Since the pandemic, there have been some drastic changes across the facilities management sector, not least of all in the management of school and educational buildings. Alongside other public services, schools have faced a number of acute challenges as their estates have been closed, reopened and adjusted to adapt to the impact of the pandemic. Factors such as aging buildings, inner-city locations and original design concepts have made this adaptation more difficult.
These challenges are a sign of things to come, as climate change forces us to rethink what we need from our school, college, and university estates.
Furthermore, to meet these challenges, the education sector will require the introduction of new technologies into their estate. This might be renewable energy solutions for reduced carbon emissions or smart building management systems to optimise heating and lighting use. As schools and colleges work to play their part in combatting climate change, whilst also adapting to it, facilities managers need to help their partners in the education sector to tackle these challenges head-on so they can maintain, improve and build learning environments for the future.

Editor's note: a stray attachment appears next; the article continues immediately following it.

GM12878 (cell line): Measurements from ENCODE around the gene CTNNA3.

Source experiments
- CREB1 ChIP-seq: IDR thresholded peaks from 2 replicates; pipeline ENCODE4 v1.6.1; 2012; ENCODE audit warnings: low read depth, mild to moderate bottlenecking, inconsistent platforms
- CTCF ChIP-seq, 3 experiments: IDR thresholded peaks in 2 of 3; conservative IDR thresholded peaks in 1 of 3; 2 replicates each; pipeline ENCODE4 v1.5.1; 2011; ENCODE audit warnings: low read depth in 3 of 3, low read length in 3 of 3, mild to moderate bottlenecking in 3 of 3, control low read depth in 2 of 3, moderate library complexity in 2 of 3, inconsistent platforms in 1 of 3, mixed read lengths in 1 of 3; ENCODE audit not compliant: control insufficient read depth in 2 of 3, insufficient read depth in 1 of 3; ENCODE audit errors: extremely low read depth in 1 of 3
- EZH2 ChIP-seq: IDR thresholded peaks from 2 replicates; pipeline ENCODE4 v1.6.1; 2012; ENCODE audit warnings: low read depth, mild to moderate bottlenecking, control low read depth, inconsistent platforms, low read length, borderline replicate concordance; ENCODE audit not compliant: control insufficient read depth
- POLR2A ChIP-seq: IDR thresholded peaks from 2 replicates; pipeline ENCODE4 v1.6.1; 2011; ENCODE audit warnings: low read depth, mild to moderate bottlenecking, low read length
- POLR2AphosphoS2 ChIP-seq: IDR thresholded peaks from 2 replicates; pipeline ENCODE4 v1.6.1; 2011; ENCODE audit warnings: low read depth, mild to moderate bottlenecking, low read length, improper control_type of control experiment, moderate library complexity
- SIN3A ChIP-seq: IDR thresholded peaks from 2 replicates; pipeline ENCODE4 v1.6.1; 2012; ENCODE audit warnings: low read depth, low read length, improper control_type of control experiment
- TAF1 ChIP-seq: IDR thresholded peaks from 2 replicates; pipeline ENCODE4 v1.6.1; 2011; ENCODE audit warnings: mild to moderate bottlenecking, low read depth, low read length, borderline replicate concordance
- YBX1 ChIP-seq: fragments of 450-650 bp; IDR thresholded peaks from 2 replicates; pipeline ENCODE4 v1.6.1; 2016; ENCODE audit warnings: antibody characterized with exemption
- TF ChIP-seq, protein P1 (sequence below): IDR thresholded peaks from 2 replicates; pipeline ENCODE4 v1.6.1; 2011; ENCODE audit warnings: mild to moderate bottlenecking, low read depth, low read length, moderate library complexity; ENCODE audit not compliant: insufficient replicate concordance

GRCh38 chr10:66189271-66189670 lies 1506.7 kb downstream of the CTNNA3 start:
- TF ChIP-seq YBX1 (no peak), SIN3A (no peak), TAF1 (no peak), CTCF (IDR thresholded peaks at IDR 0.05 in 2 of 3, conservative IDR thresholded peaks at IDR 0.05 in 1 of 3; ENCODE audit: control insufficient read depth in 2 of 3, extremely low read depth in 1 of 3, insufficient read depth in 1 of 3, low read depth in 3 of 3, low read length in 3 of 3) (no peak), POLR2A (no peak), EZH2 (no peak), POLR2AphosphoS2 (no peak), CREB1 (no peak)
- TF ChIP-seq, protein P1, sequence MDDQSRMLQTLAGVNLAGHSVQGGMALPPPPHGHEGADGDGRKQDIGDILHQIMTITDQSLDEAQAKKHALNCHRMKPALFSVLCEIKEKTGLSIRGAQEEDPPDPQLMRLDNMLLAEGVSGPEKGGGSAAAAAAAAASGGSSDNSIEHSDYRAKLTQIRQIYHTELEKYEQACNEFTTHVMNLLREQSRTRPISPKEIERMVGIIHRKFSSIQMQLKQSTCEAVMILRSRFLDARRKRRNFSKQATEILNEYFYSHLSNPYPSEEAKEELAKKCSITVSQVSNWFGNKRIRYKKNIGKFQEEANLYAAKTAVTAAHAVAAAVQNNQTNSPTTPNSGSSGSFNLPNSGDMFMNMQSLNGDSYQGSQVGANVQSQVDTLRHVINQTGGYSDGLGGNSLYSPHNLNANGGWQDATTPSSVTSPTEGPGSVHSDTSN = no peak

Facilities management regulations that govern education premises
Buildings used for education rightly must meet specific regulation. The Department for Education has produced advice to help the industry understand their obligations and duties in relation to The School Premises Regulations 2012 (England) and the Building Bulletins to set out standards to observe quality and maintenance of toilet and washing facilities, medical accommodation, health safety and welfare, acoustics, lighting, water supplies and outdoor spaces fit for physical education.
As it stands, an estimated 3.4 million British children are learning in an unhealthy environment with high levels of small particle pollution, according to Global Action Plan (Gap).
As we continue to live in a pandemic environment, there is every likelihood that these regulations will change and adapt to include factors such as room temperature, lighting and most importantly, addressing the direct impact of poor indoor air quality as their impact on wellbeing and learning are better understood.
This will create further complexity and compliance issues for education organisations which will need to be resolved. Luckily, the facilities and management sector is well equipped to deal with these challenges. The academy chains are a good example of how the education sector can make good use of outsourced FM services. They are looking to procure services that will ensure they are compliant with building regulations and legislation such as meeting the RR(FS) Order 2005 requirements. They tap into ‘bolt on’ services as needed, such as building condition surveys or lifecycle planning, to better understand budgetary needs for the following 5 or 10 years. Buying in from a professional FM company will give the academy chains surety on compliance, access to records management without the IT investment, and specialist expertise in engineering and design, without the need to hold this within their own organisation.